Obama remodels banks as DMV
Do you know anyone at the DMV who could get a better paying job? Me neither.
First, we all work for money. Anyone who tells you otherwise is lying to you, running for office or both. No body comes into work each day for the fun of it, that’s why we call it “work.” If you did it for free, it would be call “fun.” Aside from semantics, the profit motive (even among employees) is the single most powerful incentive in human activity. There is a reason money is still so darn popular: everyone wants some.
Telling banks how, who, why and when they can pay employees will reduce (if not eliminate) this motive. Smart people who have other offers will simply go somewhere else to work. If you had your choice of jobs, would you take the one that pays more or the one that requires a bureacratic form to get a raise. Put another way, do you know anyone at the DMV who could get a better paying job? Me neither.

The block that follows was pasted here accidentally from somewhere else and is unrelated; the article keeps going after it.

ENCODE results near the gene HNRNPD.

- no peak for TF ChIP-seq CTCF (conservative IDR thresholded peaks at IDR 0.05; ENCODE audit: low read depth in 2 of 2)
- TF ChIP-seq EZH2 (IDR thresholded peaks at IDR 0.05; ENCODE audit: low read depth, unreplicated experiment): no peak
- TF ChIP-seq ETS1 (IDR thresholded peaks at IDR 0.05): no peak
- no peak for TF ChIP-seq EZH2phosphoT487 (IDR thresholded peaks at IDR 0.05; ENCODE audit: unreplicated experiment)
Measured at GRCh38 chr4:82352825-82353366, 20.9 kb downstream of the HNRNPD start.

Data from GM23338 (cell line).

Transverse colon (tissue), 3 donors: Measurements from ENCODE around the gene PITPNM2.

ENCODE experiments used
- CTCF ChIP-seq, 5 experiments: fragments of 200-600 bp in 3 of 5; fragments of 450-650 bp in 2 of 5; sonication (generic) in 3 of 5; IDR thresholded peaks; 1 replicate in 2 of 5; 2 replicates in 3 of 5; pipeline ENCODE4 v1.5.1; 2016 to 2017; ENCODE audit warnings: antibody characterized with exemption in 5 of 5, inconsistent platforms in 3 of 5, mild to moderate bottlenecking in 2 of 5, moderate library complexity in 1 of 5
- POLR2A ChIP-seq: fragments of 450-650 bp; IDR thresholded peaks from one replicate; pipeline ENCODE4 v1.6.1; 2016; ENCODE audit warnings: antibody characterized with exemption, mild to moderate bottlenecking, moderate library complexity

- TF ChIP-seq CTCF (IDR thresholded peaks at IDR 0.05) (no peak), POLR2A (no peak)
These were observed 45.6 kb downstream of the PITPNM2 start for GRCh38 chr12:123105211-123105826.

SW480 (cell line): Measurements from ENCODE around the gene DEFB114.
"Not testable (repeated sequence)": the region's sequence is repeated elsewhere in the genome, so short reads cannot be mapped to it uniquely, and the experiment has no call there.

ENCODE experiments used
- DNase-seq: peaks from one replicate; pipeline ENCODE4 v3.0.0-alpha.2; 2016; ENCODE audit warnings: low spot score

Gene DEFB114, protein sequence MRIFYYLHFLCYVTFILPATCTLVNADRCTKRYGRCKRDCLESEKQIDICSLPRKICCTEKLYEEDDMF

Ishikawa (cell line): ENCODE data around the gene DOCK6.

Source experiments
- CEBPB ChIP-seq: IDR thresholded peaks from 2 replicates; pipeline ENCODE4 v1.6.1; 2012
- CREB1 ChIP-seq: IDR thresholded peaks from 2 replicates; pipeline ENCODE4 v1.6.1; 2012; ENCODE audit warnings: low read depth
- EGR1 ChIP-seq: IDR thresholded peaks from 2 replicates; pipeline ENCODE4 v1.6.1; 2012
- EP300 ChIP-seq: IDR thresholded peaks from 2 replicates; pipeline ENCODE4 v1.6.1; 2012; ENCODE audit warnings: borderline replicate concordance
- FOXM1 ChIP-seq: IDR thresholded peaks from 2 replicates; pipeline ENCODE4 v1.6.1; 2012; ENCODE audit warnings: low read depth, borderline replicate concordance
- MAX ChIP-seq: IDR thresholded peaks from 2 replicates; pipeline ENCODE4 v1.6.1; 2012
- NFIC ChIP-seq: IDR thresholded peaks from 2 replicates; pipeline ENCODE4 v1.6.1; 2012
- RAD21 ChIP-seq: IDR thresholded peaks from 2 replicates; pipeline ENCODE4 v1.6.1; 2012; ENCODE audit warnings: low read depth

It’s not as if the government is free of scandals.
Second, the government has absolutely no business modifying wages or putting their sticky fingers in corporate pies. For one thing, it’s not as if the government is free of scandals. Do we need to bring up the piles of cash in Representative Jefferson’s freezer? Or the sex for oil scandal at the Department of the Interior? Or anything Jim Murtha has ever done in his official capacity? For another, where, exactly, does it say the government has the power to interfere with private contract? Banks should be allowed, as any company, to run their own business. if they fail, they fail. (And yes, I said this before and after Lehman collapsed).
Finally, as a corollory to both prior points, limits on compensation do not eliminate malfeasance. In fact, they often cause them. A smart person will always find a way to make enough money. If you cap their legal compensation, they will turn to illegal compensation. As evidence, I offer Bernie Madoff, Michael Milken, and every Congressman and their secret little graft machines.